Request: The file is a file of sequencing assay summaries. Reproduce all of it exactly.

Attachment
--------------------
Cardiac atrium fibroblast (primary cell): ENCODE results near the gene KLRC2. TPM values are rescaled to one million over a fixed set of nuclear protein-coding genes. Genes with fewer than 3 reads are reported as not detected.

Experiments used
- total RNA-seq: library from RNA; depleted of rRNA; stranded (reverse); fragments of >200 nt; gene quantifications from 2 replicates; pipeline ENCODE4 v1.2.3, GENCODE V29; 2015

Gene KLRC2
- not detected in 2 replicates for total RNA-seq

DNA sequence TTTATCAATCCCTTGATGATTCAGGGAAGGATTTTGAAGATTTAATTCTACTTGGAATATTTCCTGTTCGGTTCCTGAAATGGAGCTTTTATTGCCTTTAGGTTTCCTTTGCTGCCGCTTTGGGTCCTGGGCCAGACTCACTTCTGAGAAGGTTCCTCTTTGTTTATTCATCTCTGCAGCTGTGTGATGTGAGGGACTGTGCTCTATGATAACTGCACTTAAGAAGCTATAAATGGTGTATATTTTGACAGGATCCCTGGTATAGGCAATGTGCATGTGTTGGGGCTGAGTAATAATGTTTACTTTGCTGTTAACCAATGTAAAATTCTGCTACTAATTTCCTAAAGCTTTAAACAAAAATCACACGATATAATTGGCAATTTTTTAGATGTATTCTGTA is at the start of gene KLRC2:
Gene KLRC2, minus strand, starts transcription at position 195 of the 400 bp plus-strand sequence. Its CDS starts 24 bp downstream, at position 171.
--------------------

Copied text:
Cardiac atrium fibroblast (primary cell): ENCODE results near the gene KLRC2. TPM values are rescaled to one million over a fixed set of nuclear protein-coding genes. Genes with fewer than 3 reads are reported as not detected.

Experiments used
- total RNA-seq: library from RNA; depleted of rRNA; stranded (reverse); fragments of >200 nt; gene quantifications from 2 replicates; pipeline ENCODE4 v1.2.3, GENCODE V29; 2015

Gene KLRC2
- not detected in 2 replicates for total RNA-seq

DNA sequence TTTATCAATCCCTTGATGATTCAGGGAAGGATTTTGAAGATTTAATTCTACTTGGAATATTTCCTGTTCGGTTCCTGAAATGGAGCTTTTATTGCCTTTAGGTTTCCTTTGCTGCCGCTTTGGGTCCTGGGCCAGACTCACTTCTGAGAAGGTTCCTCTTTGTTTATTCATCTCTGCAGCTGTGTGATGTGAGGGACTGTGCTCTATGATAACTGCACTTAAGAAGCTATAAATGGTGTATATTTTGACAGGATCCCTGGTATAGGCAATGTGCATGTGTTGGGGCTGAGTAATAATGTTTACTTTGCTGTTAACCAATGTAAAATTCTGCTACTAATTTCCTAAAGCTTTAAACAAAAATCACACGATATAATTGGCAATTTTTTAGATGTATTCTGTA is at the start of gene KLRC2:
Gene KLRC2, minus strand, starts transcription at position 195 of the 400 bp plus-strand sequence. Its CDS starts 24 bp downstream, at position 171.